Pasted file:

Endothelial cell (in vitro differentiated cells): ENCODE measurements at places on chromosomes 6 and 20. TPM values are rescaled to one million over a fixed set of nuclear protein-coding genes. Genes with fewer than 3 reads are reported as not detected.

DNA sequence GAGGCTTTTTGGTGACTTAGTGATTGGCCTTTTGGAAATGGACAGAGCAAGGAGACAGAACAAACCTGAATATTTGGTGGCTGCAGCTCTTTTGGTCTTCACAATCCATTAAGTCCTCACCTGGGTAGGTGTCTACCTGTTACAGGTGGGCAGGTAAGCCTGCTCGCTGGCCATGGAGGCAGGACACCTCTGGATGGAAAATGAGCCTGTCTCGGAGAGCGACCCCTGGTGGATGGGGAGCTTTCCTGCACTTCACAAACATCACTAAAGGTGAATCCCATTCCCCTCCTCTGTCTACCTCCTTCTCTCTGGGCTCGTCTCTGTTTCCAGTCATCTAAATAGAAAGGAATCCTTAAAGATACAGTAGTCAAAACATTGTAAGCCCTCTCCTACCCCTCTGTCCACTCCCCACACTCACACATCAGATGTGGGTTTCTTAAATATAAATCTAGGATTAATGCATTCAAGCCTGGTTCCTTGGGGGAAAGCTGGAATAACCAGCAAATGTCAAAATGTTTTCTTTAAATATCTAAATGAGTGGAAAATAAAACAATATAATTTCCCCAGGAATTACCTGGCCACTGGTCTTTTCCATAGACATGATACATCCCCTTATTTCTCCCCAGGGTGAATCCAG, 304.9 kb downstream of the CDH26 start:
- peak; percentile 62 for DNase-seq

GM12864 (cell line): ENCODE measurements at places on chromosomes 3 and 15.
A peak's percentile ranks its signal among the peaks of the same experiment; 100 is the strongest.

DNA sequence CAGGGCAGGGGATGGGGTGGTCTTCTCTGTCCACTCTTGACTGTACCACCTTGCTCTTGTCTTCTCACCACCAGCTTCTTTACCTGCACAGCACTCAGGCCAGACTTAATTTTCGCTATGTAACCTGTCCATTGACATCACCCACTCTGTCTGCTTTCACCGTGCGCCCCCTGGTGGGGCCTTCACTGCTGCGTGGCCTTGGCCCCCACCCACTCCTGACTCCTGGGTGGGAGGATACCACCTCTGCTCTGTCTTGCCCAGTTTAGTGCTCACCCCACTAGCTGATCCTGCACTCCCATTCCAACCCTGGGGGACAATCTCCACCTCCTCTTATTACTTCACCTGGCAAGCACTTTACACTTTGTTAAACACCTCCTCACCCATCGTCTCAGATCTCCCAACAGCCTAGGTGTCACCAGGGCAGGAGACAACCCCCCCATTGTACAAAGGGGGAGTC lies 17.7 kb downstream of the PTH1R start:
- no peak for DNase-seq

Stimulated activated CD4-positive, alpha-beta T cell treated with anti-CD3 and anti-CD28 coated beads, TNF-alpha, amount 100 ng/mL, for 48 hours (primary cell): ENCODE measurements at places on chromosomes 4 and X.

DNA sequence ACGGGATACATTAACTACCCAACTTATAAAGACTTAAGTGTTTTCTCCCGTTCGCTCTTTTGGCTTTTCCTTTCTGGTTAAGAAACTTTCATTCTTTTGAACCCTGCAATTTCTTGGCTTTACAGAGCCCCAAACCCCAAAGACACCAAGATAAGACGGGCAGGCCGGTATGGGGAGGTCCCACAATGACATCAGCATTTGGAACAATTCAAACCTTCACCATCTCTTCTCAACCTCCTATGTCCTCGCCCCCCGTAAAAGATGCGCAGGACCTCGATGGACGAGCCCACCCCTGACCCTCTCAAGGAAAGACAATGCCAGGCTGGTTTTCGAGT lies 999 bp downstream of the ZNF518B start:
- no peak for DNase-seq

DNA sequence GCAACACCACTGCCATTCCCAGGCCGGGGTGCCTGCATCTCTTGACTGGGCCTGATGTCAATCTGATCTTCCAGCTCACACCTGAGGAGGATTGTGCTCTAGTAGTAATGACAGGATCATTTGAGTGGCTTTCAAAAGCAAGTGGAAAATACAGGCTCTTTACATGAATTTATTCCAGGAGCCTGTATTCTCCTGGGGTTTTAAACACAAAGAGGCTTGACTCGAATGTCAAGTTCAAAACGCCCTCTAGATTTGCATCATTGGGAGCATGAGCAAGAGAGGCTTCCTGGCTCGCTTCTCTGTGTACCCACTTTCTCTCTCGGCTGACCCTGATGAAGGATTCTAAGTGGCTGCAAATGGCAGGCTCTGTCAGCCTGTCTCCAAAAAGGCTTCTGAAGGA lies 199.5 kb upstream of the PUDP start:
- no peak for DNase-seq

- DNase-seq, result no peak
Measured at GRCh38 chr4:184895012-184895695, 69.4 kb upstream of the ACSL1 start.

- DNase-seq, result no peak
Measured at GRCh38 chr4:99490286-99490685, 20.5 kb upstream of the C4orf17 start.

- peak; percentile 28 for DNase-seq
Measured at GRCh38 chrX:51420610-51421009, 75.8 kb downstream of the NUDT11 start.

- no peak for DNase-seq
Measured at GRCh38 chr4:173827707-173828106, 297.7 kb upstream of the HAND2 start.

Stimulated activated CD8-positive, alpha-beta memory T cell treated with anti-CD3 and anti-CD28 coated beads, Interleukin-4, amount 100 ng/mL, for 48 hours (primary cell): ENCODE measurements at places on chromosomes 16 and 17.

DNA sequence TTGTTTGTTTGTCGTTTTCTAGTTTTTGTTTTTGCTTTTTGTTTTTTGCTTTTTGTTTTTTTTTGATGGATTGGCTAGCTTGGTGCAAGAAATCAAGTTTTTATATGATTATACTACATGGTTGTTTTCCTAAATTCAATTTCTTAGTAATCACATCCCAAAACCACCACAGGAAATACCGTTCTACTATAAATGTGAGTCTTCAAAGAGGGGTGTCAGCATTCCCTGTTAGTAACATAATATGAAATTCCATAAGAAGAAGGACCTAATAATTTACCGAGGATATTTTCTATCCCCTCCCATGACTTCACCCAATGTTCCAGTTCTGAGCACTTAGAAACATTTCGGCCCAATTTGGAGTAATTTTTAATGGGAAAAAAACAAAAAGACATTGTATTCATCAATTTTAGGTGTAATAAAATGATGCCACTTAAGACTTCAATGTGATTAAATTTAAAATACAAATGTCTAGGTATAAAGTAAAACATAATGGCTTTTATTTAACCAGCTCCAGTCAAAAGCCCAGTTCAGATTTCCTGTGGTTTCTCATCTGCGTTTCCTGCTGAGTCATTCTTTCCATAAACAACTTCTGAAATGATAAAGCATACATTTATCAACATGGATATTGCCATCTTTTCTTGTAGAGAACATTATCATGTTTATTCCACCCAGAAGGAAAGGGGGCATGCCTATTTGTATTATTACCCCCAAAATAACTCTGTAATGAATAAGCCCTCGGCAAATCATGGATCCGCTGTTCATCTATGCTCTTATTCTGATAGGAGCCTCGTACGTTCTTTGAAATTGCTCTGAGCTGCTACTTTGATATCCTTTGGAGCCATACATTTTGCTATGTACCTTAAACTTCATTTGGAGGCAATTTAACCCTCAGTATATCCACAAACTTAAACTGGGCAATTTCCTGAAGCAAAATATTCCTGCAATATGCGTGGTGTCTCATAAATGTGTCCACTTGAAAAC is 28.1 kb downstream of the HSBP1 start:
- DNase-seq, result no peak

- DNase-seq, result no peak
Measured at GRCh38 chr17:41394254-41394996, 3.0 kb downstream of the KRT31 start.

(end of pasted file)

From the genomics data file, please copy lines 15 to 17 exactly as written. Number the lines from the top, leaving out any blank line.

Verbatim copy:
- DNase-seq, result no peak
Measured at GRCh38 chr4:99490286-99490685, 20.5 kb upstream of the C4orf17 start.

- peak; percentile 28 for DNase-seq